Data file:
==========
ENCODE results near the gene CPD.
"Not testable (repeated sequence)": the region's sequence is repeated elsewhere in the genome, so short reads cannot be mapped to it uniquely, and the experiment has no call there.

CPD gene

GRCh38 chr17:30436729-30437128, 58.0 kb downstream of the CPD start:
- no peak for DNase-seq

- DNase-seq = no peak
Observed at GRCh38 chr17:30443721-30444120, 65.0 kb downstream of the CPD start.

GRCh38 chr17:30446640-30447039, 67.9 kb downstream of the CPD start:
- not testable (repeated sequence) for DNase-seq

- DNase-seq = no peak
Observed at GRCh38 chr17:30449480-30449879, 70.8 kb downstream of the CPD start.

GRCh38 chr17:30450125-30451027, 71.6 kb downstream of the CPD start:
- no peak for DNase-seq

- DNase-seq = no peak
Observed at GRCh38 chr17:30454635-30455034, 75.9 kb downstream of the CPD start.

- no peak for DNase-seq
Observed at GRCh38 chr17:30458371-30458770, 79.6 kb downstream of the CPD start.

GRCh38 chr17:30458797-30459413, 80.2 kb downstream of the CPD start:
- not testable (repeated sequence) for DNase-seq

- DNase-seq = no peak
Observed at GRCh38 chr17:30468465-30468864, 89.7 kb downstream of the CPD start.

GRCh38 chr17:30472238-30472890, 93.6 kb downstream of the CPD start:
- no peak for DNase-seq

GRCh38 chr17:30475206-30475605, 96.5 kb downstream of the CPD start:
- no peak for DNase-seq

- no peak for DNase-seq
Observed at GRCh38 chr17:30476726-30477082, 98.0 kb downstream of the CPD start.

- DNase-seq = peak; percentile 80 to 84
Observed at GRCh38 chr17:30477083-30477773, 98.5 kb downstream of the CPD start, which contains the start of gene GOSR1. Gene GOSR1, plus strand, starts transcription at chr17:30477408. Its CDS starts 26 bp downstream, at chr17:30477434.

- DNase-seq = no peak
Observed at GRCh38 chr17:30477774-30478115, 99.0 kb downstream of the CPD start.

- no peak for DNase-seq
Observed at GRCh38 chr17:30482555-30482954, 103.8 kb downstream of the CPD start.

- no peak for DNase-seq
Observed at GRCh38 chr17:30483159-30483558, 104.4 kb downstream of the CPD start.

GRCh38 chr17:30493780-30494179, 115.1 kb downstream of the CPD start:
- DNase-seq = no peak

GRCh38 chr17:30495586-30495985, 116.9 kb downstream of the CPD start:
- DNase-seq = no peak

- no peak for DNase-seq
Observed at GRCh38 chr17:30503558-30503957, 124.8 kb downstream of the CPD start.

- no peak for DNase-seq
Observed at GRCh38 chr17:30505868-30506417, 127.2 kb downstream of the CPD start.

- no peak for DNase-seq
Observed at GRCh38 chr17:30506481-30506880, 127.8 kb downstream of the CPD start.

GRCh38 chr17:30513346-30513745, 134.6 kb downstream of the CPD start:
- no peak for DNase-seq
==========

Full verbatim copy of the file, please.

ENCODE results near the gene CPD.
"Not testable (repeated sequence)": the region's sequence is repeated elsewhere in the genome, so short reads cannot be mapped to it uniquely, and the experiment has no call there.

CPD gene

GRCh38 chr17:30436729-30437128, 58.0 kb downstream of the CPD start:
- no peak for DNase-seq

- DNase-seq = no peak
Observed at GRCh38 chr17:30443721-30444120, 65.0 kb downstream of the CPD start.

GRCh38 chr17:30446640-30447039, 67.9 kb downstream of the CPD start:
- not testable (repeated sequence) for DNase-seq

- DNase-seq = no peak
Observed at GRCh38 chr17:30449480-30449879, 70.8 kb downstream of the CPD start.

GRCh38 chr17:30450125-30451027, 71.6 kb downstream of the CPD start:
- no peak for DNase-seq

- DNase-seq = no peak
Observed at GRCh38 chr17:30454635-30455034, 75.9 kb downstream of the CPD start.

- no peak for DNase-seq
Observed at GRCh38 chr17:30458371-30458770, 79.6 kb downstream of the CPD start.

GRCh38 chr17:30458797-30459413, 80.2 kb downstream of the CPD start:
- not testable (repeated sequence) for DNase-seq

- DNase-seq = no peak
Observed at GRCh38 chr17:30468465-30468864, 89.7 kb downstream of the CPD start.

GRCh38 chr17:30472238-30472890, 93.6 kb downstream of the CPD start:
- no peak for DNase-seq

GRCh38 chr17:30475206-30475605, 96.5 kb downstream of the CPD start:
- no peak for DNase-seq

- no peak for DNase-seq
Observed at GRCh38 chr17:30476726-30477082, 98.0 kb downstream of the CPD start.

- DNase-seq = peak; percentile 80 to 84
Observed at GRCh38 chr17:30477083-30477773, 98.5 kb downstream of the CPD start, which contains the start of gene GOSR1. Gene GOSR1, plus strand, starts transcription at chr17:30477408. Its CDS starts 26 bp downstream, at chr17:30477434.

- DNase-seq = no peak
Observed at GRCh38 chr17:30477774-30478115, 99.0 kb downstream of the CPD start.

- no peak for DNase-seq
Observed at GRCh38 chr17:30482555-30482954, 103.8 kb downstream of the CPD start.

- no peak for DNase-seq
Observed at GRCh38 chr17:30483159-30483558, 104.4 kb downstream of the CPD start.

GRCh38 chr17:30493780-30494179, 115.1 kb downstream of the CPD start:
- DNase-seq = no peak

GRCh38 chr17:30495586-30495985, 116.9 kb downstream of the CPD start:
- DNase-seq = no peak

- no peak for DNase-seq
Observed at GRCh38 chr17:30503558-30503957, 124.8 kb downstream of the CPD start.

- no peak for DNase-seq
Observed at GRCh38 chr17:30505868-30506417, 127.2 kb downstream of the CPD start.

- no peak for DNase-seq
Observed at GRCh38 chr17:30506481-30506880, 127.8 kb downstream of the CPD start.

GRCh38 chr17:30513346-30513745, 134.6 kb downstream of the CPD start:
- no peak for DNase-seq